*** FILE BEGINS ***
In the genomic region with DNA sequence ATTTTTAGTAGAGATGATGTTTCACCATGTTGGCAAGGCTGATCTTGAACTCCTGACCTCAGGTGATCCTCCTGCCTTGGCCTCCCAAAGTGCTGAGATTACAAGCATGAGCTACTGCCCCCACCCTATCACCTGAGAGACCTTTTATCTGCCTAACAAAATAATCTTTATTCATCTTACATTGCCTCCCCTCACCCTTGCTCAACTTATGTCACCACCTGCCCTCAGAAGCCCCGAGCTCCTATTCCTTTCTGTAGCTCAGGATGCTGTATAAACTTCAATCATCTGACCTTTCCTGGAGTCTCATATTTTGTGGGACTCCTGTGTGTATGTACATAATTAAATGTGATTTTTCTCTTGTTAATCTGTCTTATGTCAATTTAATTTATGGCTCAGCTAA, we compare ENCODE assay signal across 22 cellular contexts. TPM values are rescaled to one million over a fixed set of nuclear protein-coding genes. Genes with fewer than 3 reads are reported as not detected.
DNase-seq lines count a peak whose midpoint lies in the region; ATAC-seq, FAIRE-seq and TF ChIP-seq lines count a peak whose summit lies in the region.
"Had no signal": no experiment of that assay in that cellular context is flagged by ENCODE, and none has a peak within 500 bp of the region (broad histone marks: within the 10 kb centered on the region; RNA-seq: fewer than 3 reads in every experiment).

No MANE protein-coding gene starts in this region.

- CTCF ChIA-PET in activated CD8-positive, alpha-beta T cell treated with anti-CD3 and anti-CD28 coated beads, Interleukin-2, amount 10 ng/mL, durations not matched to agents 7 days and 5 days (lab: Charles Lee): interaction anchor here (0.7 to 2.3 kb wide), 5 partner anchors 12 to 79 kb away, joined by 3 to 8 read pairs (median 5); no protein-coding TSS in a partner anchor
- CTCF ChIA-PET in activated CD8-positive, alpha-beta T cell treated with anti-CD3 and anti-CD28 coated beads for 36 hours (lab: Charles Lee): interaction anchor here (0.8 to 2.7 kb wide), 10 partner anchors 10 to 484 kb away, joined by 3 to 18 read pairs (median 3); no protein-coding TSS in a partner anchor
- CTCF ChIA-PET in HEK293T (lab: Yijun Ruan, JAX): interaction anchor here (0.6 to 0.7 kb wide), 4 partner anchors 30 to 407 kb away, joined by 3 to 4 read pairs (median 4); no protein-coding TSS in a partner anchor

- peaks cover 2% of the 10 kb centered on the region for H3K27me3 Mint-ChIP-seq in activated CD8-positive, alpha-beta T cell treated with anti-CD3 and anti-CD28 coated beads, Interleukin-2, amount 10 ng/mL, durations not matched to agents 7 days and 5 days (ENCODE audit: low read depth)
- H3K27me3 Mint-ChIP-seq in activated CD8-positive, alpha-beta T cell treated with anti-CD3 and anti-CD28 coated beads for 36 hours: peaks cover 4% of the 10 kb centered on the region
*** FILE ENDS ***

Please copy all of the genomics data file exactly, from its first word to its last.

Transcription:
In the genomic region with DNA sequence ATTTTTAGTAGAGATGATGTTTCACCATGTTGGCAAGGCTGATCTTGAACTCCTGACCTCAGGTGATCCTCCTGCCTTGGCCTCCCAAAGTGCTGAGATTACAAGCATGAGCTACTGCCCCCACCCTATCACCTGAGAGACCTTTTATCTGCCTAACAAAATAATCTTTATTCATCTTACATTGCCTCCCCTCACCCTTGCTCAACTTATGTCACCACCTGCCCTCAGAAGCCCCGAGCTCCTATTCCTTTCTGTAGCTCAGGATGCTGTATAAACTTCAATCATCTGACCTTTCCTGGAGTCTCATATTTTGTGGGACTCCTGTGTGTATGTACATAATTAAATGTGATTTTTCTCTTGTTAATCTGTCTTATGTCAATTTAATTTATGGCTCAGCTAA, we compare ENCODE assay signal across 22 cellular contexts. TPM values are rescaled to one million over a fixed set of nuclear protein-coding genes. Genes with fewer than 3 reads are reported as not detected.
DNase-seq lines count a peak whose midpoint lies in the region; ATAC-seq, FAIRE-seq and TF ChIP-seq lines count a peak whose summit lies in the region.
"Had no signal": no experiment of that assay in that cellular context is flagged by ENCODE, and none has a peak within 500 bp of the region (broad histone marks: within the 10 kb centered on the region; RNA-seq: fewer than 3 reads in every experiment).

No MANE protein-coding gene starts in this region.

- CTCF ChIA-PET in activated CD8-positive, alpha-beta T cell treated with anti-CD3 and anti-CD28 coated beads, Interleukin-2, amount 10 ng/mL, durations not matched to agents 7 days and 5 days (lab: Charles Lee): interaction anchor here (0.7 to 2.3 kb wide), 5 partner anchors 12 to 79 kb away, joined by 3 to 8 read pairs (median 5); no protein-coding TSS in a partner anchor
- CTCF ChIA-PET in activated CD8-positive, alpha-beta T cell treated with anti-CD3 and anti-CD28 coated beads for 36 hours (lab: Charles Lee): interaction anchor here (0.8 to 2.7 kb wide), 10 partner anchors 10 to 484 kb away, joined by 3 to 18 read pairs (median 3); no protein-coding TSS in a partner anchor
- CTCF ChIA-PET in HEK293T (lab: Yijun Ruan, JAX): interaction anchor here (0.6 to 0.7 kb wide), 4 partner anchors 30 to 407 kb away, joined by 3 to 4 read pairs (median 4); no protein-coding TSS in a partner anchor

- peaks cover 2% of the 10 kb centered on the region for H3K27me3 Mint-ChIP-seq in activated CD8-positive, alpha-beta T cell treated with anti-CD3 and anti-CD28 coated beads, Interleukin-2, amount 10 ng/mL, durations not matched to agents 7 days and 5 days (ENCODE audit: low read depth)
- H3K27me3 Mint-ChIP-seq in activated CD8-positive, alpha-beta T cell treated with anti-CD3 and anti-CD28 coated beads for 36 hours: peaks cover 4% of the 10 kb centered on the region